Shippers can help to significantly reduce cargo congestion at major airports by adjusting their behaviour, attitudes, and expectations, according to senior freight forwarders.
Forwarders told an air freight seminar at this year’s Multimodal exhibition and conference that while forwarders operated seven days a week, many cargo owners were still wedded to a five-day working week, contributing to uneven demand patterns and major unsustainable peaks in volumes on Fridays and weekends that put huge stress on finite space and resources at airport cargo facilities.
“If we look at the congestion points at the airport, it is driven by the five-day cycle of shippers,” said one forwarder. “It puts the pinch-points at the weekend, which puts pressure on the sheds and capacity.”
He said some customers had a more sophisticated approach, but believed that a lot would benefit from education about the impact of their current patterns and cycles on the air logistics chain.
Nigel Wilkins, head of UK air freight operations for DB Schenker, said his organisation had recently been discussing these issues with customers, noting that it tended to be SME shippers that particularly wanted capacity at weekends. “We have to monitor and resource that,” he said.
One option to encourage behaviour that could smooth out cargo flows included offering price incentives, forwarders said, although the results were mixed. “As forwarders, we do try to be innovative. But perhaps we need to have a bit more understanding from the market place,” suggested Wilkins.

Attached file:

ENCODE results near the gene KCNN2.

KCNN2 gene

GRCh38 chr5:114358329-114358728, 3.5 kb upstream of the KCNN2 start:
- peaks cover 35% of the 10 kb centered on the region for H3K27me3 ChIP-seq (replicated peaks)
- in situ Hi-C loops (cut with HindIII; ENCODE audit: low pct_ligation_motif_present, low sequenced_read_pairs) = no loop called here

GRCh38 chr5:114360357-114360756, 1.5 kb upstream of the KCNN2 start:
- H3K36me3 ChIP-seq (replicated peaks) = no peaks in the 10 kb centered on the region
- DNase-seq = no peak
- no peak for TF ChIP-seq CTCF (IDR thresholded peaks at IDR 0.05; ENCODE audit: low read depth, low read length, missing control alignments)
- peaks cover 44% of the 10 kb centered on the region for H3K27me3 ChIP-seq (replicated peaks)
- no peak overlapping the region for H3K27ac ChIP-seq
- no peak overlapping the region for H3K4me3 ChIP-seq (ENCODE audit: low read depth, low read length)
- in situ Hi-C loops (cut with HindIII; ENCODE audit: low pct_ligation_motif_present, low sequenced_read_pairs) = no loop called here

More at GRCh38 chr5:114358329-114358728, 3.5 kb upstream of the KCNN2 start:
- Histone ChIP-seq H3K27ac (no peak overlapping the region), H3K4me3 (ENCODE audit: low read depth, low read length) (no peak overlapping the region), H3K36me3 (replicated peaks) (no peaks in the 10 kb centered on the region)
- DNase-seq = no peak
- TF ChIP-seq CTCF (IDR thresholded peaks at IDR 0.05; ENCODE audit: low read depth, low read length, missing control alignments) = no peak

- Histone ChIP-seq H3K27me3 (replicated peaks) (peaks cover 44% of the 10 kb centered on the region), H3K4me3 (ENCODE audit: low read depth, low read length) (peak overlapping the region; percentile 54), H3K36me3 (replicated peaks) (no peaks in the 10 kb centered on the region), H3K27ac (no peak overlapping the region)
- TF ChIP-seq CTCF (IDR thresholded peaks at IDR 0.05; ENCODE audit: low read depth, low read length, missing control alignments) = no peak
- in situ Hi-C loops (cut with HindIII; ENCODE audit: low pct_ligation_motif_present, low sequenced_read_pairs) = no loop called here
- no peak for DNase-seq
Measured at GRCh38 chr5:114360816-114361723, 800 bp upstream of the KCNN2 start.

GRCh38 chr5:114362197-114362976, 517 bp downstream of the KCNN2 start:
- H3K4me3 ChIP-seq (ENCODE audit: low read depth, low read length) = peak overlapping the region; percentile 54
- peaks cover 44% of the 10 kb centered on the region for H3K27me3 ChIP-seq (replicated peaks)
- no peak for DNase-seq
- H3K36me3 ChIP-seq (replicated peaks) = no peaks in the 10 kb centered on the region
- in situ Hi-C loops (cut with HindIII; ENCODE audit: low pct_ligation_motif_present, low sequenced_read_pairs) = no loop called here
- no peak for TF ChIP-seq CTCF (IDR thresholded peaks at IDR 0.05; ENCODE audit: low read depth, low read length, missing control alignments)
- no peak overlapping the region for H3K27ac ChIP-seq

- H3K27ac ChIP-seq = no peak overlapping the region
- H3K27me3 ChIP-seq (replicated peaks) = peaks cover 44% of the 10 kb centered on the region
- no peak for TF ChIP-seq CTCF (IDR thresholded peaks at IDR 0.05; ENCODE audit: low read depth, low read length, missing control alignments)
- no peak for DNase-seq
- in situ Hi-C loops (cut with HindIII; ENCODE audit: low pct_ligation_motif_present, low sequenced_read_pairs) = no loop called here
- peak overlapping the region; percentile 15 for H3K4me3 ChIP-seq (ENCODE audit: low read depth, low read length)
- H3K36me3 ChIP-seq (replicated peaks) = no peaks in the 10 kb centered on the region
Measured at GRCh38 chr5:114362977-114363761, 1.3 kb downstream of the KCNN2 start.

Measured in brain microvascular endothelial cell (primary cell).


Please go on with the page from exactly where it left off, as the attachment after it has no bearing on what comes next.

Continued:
Another forwarder said the relatively high price of air freight meant that customers often wanted their goods to arrive as soon as possible, even if they did not need them immediately. In some cases, even those customers that understood the challenges – and sometimes the futility – of insisting cargo is collected from them on a Friday were under pressure from others within their organisation who, for example, did not want to see cargo that was ready for shipment on a Friday afternoon still sitting there on a Monday morning.
But Wilkins and other forwarders agreed that in the absence of a meaningful cargo community-led approach, forwarders, airlines, and ground handlers would eventually be able to take advantage of new technology developments to individually streamline their air logistics supply chains – for example, using advance digital data about the pre-arrival of shipments to better predict volumes and time their delivery and collection at airport cargo handling facilities.